Sunday, 5 September 2010

'Guardian' surveys Catholicism worldwide

It seems to be booming:
According to the World Christian Database, the proportion of the planet's population professing one or other of its four biggest faiths (Christianity, Islam, Hinduism and Buddhism) rose steeply in the mid-1970s and has been climbing rapidly ever since. By 2005, the figure was 73%.

Strong in the developing world where birth rates are high, Catholicism has done well out of the contemporary "faith boom". Whatever problems Benedict may have, numbers are not yet among them. His church's statisticians estimate that the number of baptised Catholics reached 1,166 million at the end of 2008, a rise of 1.7% on a year earlier. Over the intervening 12 months, the Catholic population as a share of the global total edge up too.

The once-a-Catholic-always-a-Catholic method used for the Vatican's count is debatable: it takes no account of those who "lapse". But even by a more rigorous measure of belief and conviction, Benedict's religion is growing. The number of Catholic priests continues to rise, and in 2008 it reached almost 410,000. But while the number of aspirants to the priesthood grew that year in Africa, Asia and Oceania (and remained broadly stable in the Americas), it shrank – and at a striking rate of more than 4% – in Europe.

That points to Catholicism's outstanding challenge – the secularisation of its traditional heartland. This was the issue that weighed most heavily on the minds of the cardinals who gathered in Rome five years ago to elect a successor to John Paul II. They decided that the best man to tackle it would be the late pope's long-time collaborator, Joseph Ratzinger. And to make the point that he too saw the re-evangelisation of Europe as his top priority, the new pope took the name of the continent's patron saint.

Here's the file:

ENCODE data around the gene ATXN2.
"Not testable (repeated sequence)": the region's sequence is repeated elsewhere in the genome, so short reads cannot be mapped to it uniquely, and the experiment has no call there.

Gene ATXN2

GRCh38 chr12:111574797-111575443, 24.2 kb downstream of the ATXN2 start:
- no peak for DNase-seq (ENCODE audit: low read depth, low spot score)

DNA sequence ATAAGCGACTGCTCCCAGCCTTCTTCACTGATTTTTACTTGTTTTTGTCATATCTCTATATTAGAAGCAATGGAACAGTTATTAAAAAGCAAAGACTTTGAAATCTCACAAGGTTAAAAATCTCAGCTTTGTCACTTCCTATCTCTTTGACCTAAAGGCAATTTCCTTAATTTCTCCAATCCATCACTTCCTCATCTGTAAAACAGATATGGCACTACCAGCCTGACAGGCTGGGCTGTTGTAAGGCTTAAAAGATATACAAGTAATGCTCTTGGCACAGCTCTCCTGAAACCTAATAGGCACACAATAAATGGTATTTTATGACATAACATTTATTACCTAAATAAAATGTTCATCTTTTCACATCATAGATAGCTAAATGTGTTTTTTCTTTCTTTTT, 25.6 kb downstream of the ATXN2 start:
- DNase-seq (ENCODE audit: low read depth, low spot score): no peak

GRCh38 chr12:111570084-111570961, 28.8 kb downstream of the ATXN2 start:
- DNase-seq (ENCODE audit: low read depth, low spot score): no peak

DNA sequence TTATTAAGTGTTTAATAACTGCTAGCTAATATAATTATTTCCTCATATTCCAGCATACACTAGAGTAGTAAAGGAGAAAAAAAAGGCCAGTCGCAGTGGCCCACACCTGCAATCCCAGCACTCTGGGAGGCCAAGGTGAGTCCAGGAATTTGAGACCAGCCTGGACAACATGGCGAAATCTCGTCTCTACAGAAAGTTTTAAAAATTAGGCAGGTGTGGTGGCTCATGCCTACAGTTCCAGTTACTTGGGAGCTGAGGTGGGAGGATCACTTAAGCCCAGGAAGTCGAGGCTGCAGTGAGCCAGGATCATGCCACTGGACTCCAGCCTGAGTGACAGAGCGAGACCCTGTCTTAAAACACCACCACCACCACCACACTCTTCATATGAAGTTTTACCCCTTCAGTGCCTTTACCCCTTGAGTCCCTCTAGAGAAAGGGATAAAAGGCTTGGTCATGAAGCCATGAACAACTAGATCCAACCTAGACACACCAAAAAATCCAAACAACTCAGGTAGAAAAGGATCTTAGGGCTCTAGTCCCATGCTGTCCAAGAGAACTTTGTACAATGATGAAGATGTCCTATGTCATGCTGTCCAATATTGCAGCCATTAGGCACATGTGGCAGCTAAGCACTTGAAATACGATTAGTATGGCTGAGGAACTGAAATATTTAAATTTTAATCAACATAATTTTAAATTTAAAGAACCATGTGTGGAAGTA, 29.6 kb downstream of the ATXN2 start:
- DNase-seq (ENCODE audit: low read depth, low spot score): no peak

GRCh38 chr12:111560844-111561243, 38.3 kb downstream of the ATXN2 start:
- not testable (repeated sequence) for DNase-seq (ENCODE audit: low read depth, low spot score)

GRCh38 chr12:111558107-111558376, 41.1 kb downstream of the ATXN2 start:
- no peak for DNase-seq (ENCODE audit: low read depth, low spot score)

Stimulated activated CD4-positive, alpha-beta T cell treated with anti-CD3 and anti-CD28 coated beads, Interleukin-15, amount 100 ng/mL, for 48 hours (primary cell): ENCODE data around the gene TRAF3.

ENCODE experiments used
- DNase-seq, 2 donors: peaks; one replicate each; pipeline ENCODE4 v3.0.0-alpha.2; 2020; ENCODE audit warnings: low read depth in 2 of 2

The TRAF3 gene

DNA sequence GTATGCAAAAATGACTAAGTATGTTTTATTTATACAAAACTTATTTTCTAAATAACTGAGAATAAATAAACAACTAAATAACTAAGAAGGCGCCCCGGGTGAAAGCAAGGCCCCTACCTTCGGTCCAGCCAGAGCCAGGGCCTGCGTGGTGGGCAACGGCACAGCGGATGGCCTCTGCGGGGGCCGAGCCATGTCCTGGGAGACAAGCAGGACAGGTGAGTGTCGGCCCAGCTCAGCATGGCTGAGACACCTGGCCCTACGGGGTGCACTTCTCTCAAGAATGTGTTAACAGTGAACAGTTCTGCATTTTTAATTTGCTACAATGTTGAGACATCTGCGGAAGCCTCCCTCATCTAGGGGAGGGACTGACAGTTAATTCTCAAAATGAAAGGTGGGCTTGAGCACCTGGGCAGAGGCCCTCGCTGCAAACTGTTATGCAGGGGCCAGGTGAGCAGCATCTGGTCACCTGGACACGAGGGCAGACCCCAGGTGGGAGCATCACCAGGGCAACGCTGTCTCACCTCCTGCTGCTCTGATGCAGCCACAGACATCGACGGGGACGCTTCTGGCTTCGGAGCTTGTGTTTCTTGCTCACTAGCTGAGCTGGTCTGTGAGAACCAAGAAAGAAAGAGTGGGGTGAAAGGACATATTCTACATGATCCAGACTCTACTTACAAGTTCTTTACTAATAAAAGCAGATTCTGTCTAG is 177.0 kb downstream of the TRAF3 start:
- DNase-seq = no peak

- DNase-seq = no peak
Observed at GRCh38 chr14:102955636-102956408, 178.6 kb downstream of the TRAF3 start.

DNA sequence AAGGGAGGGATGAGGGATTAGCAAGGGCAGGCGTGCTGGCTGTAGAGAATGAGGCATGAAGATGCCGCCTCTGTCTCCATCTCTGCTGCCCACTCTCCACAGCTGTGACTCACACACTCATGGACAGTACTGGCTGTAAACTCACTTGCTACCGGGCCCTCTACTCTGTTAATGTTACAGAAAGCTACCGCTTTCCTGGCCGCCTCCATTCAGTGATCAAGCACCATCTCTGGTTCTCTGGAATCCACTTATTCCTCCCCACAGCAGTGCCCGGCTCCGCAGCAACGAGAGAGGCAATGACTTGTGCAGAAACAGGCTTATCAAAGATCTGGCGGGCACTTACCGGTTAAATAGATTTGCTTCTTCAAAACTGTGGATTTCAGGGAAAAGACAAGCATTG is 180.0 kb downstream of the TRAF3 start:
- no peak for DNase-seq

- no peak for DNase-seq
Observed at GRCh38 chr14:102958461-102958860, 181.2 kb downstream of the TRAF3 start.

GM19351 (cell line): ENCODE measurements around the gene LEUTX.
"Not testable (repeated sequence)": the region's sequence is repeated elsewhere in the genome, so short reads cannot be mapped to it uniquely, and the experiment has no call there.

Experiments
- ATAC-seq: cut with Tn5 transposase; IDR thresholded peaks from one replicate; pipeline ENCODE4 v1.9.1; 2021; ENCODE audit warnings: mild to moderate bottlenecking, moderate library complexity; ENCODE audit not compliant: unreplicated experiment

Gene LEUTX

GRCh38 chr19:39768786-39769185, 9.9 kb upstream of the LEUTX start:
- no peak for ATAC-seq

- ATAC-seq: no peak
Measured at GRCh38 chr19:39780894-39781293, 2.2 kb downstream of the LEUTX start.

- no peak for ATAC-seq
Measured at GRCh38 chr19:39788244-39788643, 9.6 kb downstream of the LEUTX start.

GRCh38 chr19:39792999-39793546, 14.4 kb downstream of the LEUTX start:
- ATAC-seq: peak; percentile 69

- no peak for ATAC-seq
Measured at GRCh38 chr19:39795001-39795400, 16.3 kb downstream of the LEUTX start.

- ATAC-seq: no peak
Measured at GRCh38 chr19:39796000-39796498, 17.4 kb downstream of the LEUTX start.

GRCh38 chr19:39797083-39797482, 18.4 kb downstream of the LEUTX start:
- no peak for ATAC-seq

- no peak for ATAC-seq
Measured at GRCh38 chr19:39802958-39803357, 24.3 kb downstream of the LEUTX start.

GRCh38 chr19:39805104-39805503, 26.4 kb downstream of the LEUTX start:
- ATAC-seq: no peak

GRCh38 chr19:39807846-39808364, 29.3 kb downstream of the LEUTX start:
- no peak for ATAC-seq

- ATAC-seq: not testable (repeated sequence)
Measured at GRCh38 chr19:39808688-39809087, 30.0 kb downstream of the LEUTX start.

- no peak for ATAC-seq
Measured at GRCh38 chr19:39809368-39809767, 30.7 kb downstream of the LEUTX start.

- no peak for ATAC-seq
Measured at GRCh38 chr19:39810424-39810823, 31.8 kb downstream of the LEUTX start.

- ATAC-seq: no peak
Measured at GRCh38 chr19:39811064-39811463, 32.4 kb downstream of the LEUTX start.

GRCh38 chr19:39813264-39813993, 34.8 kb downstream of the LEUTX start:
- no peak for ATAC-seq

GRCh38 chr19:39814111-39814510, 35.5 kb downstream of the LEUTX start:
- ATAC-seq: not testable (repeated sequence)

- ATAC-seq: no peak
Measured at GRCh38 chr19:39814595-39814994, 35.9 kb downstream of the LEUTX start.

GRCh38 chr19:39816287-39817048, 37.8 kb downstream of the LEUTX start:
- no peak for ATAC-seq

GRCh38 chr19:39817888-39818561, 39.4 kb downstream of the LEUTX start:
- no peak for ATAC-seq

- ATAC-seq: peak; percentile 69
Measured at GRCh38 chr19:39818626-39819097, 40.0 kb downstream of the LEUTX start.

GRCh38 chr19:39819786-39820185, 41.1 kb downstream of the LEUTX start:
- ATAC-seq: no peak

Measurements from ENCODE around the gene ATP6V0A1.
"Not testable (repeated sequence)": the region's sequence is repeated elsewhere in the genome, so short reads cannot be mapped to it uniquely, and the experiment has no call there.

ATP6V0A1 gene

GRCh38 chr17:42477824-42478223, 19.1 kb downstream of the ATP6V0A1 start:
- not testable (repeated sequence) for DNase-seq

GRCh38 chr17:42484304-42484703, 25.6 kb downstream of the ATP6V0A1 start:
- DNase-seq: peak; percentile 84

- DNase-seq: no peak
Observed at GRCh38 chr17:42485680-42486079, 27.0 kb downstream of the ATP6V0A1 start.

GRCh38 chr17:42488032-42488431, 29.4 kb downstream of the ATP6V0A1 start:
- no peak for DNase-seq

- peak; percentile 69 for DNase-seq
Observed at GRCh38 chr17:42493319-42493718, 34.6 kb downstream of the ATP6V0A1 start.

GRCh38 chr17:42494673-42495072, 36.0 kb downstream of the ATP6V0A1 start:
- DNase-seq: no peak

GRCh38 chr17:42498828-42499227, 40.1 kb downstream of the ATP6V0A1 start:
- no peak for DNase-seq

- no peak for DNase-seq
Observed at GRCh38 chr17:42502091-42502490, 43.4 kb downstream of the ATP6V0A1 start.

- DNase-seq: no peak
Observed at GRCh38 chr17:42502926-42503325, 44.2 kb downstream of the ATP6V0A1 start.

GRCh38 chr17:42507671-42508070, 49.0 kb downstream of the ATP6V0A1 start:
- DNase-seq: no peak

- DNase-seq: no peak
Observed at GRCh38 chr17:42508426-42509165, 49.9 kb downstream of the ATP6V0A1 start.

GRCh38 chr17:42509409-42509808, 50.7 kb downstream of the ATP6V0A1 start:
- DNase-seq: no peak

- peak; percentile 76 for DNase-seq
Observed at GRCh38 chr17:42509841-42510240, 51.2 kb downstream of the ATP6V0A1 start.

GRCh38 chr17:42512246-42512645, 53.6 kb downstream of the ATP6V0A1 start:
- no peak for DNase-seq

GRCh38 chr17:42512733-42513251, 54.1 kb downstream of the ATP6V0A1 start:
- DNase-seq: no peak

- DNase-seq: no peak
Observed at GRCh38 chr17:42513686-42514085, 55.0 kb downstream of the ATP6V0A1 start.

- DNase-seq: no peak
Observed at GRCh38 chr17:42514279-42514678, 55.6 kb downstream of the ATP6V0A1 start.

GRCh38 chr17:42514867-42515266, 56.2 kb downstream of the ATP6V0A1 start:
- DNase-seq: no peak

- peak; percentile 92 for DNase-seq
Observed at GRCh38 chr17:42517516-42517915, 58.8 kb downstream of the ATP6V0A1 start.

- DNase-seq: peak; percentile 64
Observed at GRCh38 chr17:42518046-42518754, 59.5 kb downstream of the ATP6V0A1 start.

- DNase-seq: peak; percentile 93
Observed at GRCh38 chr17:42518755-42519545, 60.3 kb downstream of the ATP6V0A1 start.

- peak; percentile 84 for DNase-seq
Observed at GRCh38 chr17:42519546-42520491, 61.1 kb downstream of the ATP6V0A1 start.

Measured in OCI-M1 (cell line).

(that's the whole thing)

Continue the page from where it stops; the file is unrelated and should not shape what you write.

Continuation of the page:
Andrea Tonielli, a respected Vatican-watching Italian journalist, author of Attaco a Ratzinger, is quoted:

The pope "does not think of the re-Christianisation of Europe in terms of a military-style re-conquest. It is not a question of numbers". The key to his thinking, Tornielli believes, is his use of the phrase "creative minority". In a speech Benedict made last year in the Czech Republic, he argued that "it is usually creative minorities that determine the future and, in this regard, the Catholic church must understand that it is a creative minority which has a heritage of values that are not things of the past, but a very lively and relevant reality".

Some of Benedict's supporters believe he wants a smaller, but theologically more homogenous (and reactionary) group of true believers who can hunker down and wait for more propitious times. Tornielli thinks that is a misinterpretation. "The idea of a 'hard core' is essentially military and defensive. I think the pope simply believes that the only way to get the people of our times to encounter God is by bearing Christian witness, living Christian values. It is, after all, not so unlike what happened 2,000 years ago."